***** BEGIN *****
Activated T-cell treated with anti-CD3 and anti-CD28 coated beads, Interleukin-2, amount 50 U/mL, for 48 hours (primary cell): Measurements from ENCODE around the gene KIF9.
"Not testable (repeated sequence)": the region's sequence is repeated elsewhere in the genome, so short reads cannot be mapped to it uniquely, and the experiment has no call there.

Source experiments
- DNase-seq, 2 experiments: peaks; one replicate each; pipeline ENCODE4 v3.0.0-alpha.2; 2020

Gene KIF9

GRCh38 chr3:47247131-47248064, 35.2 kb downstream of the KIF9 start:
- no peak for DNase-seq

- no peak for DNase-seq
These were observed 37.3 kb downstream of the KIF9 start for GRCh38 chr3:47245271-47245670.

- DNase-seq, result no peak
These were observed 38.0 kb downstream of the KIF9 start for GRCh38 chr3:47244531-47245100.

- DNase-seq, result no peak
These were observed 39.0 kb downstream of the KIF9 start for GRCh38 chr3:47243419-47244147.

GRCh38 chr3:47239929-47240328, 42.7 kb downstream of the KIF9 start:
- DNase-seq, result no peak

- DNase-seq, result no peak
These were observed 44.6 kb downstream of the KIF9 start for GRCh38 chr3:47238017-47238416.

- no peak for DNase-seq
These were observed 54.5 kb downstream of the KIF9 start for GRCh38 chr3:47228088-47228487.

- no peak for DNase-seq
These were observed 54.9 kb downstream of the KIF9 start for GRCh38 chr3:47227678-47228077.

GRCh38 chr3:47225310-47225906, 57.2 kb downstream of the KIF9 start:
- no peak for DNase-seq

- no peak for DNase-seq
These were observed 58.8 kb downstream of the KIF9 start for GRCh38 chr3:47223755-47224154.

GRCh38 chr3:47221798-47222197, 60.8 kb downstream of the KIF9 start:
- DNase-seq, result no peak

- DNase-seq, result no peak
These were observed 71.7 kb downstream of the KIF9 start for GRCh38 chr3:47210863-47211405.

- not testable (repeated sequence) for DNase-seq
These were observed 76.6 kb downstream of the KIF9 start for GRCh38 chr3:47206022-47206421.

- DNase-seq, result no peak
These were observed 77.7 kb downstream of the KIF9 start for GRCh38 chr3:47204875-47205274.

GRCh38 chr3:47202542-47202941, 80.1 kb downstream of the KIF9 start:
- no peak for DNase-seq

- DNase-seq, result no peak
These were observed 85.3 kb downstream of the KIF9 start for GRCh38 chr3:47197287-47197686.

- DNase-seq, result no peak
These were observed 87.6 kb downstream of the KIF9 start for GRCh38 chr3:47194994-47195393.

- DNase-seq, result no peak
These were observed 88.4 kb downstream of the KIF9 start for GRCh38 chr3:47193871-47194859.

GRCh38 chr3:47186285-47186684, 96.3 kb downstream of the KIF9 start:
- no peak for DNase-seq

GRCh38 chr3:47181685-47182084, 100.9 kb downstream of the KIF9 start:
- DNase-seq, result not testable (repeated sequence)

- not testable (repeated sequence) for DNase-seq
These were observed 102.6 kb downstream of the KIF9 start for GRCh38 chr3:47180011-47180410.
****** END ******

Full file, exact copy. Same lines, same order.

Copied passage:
Activated T-cell treated with anti-CD3 and anti-CD28 coated beads, Interleukin-2, amount 50 U/mL, for 48 hours (primary cell): Measurements from ENCODE around the gene KIF9.
"Not testable (repeated sequence)": the region's sequence is repeated elsewhere in the genome, so short reads cannot be mapped to it uniquely, and the experiment has no call there.

Source experiments
- DNase-seq, 2 experiments: peaks; one replicate each; pipeline ENCODE4 v3.0.0-alpha.2; 2020

Gene KIF9

GRCh38 chr3:47247131-47248064, 35.2 kb downstream of the KIF9 start:
- no peak for DNase-seq

- no peak for DNase-seq
These were observed 37.3 kb downstream of the KIF9 start for GRCh38 chr3:47245271-47245670.

- DNase-seq, result no peak
These were observed 38.0 kb downstream of the KIF9 start for GRCh38 chr3:47244531-47245100.

- DNase-seq, result no peak
These were observed 39.0 kb downstream of the KIF9 start for GRCh38 chr3:47243419-47244147.

GRCh38 chr3:47239929-47240328, 42.7 kb downstream of the KIF9 start:
- DNase-seq, result no peak

- DNase-seq, result no peak
These were observed 44.6 kb downstream of the KIF9 start for GRCh38 chr3:47238017-47238416.

- no peak for DNase-seq
These were observed 54.5 kb downstream of the KIF9 start for GRCh38 chr3:47228088-47228487.

- no peak for DNase-seq
These were observed 54.9 kb downstream of the KIF9 start for GRCh38 chr3:47227678-47228077.

GRCh38 chr3:47225310-47225906, 57.2 kb downstream of the KIF9 start:
- no peak for DNase-seq

- no peak for DNase-seq
These were observed 58.8 kb downstream of the KIF9 start for GRCh38 chr3:47223755-47224154.

GRCh38 chr3:47221798-47222197, 60.8 kb downstream of the KIF9 start:
- DNase-seq, result no peak

- DNase-seq, result no peak
These were observed 71.7 kb downstream of the KIF9 start for GRCh38 chr3:47210863-47211405.

- not testable (repeated sequence) for DNase-seq
These were observed 76.6 kb downstream of the KIF9 start for GRCh38 chr3:47206022-47206421.

- DNase-seq, result no peak
These were observed 77.7 kb downstream of the KIF9 start for GRCh38 chr3:47204875-47205274.

GRCh38 chr3:47202542-47202941, 80.1 kb downstream of the KIF9 start:
- no peak for DNase-seq

- DNase-seq, result no peak
These were observed 85.3 kb downstream of the KIF9 start for GRCh38 chr3:47197287-47197686.

- DNase-seq, result no peak
These were observed 87.6 kb downstream of the KIF9 start for GRCh38 chr3:47194994-47195393.

- DNase-seq, result no peak
These were observed 88.4 kb downstream of the KIF9 start for GRCh38 chr3:47193871-47194859.

GRCh38 chr3:47186285-47186684, 96.3 kb downstream of the KIF9 start:
- no peak for DNase-seq

GRCh38 chr3:47181685-47182084, 100.9 kb downstream of the KIF9 start:
- DNase-seq, result not testable (repeated sequence)

- not testable (repeated sequence) for DNase-seq
These were observed 102.6 kb downstream of the KIF9 start for GRCh38 chr3:47180011-47180410.